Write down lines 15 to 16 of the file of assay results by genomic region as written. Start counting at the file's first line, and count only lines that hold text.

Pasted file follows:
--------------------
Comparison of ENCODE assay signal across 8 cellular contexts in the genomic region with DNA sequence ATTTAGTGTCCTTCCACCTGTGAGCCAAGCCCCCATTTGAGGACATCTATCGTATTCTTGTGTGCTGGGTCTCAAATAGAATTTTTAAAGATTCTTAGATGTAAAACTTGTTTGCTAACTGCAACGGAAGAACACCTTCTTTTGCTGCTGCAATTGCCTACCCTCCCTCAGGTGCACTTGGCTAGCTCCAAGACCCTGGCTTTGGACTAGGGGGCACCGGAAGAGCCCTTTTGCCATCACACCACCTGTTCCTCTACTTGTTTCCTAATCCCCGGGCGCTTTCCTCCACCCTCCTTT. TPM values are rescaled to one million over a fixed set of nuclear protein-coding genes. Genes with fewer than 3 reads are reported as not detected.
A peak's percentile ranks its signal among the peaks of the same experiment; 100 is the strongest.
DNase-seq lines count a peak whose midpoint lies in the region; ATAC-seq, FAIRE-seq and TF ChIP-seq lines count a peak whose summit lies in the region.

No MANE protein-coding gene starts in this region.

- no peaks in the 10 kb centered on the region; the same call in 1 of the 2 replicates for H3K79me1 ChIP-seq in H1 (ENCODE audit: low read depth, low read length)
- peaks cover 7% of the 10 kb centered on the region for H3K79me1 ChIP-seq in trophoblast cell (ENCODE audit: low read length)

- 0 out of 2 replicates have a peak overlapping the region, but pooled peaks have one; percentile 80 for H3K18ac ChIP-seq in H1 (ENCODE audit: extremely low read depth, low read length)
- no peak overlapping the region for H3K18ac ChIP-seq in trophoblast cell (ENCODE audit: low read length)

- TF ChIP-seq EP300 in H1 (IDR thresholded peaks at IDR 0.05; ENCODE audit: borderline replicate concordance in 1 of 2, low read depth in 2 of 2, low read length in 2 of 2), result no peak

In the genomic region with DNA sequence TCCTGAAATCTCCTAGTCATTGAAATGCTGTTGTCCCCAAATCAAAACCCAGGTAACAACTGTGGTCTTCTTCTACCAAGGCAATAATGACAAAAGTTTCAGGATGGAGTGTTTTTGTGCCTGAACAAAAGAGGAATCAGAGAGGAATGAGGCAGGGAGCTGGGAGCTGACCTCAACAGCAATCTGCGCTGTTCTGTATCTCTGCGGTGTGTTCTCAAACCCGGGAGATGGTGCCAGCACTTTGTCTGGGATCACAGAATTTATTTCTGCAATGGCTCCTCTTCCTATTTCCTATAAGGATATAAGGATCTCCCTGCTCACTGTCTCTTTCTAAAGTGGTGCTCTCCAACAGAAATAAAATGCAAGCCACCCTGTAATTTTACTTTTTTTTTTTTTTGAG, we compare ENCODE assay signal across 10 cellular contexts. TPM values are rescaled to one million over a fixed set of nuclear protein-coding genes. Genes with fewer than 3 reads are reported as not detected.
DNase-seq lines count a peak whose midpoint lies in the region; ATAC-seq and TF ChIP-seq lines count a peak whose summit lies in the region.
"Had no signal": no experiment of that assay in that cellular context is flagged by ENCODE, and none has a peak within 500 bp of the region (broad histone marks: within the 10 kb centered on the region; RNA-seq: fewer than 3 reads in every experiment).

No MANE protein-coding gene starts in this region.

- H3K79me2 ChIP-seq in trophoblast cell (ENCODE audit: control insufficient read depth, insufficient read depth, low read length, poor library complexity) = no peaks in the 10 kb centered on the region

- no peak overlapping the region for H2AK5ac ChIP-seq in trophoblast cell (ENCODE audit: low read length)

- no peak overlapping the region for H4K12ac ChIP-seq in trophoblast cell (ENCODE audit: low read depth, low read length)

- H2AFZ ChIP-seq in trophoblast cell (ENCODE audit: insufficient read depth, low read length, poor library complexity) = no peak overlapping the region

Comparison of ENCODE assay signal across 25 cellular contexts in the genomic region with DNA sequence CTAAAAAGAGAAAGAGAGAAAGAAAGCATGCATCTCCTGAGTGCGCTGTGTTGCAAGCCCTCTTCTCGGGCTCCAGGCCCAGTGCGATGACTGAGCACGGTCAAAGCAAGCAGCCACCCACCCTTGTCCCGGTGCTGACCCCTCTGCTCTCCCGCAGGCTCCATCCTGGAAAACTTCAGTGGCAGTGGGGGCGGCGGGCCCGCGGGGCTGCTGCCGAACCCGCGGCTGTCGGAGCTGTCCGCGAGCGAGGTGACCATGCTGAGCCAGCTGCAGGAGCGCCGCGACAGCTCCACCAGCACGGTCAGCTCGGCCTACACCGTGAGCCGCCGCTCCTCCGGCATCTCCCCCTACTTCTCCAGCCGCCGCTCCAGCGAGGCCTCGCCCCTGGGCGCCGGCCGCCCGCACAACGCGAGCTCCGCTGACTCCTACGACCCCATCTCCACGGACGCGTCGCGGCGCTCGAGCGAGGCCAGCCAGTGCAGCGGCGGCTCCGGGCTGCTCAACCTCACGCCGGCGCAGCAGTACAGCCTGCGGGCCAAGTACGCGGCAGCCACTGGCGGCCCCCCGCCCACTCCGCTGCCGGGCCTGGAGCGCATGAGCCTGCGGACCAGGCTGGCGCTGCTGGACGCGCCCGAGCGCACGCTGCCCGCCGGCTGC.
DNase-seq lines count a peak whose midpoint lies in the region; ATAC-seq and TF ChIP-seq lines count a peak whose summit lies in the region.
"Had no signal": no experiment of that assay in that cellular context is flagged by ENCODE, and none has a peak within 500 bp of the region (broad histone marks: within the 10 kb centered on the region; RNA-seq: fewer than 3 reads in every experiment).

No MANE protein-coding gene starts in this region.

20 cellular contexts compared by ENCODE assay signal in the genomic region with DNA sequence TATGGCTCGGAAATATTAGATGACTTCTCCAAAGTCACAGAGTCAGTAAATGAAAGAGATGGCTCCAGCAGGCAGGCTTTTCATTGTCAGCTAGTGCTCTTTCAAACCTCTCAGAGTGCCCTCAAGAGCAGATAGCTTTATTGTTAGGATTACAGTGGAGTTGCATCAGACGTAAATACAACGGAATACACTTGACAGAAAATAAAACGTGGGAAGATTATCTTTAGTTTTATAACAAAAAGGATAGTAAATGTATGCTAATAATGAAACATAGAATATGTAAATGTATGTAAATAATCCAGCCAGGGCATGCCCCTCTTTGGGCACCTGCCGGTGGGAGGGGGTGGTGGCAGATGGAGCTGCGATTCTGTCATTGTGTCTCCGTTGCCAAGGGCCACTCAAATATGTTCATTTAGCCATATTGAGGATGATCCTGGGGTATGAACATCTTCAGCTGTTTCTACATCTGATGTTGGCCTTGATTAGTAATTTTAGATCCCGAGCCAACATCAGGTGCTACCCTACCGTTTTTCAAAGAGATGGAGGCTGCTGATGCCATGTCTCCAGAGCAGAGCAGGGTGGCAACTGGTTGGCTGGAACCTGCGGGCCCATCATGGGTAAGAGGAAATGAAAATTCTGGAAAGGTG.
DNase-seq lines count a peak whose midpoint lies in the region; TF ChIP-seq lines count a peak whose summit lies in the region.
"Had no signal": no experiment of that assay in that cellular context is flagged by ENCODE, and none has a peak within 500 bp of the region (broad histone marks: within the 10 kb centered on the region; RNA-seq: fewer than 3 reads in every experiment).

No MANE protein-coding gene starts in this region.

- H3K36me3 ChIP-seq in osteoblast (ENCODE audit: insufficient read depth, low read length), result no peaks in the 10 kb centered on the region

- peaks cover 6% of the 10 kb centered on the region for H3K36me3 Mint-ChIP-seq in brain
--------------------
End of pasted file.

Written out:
- no peak overlapping the region for H2AK5ac ChIP-seq in trophoblast cell (ENCODE audit: low read length)

- no peak overlapping the region for H4K12ac ChIP-seq in trophoblast cell (ENCODE audit: low read depth, low read length)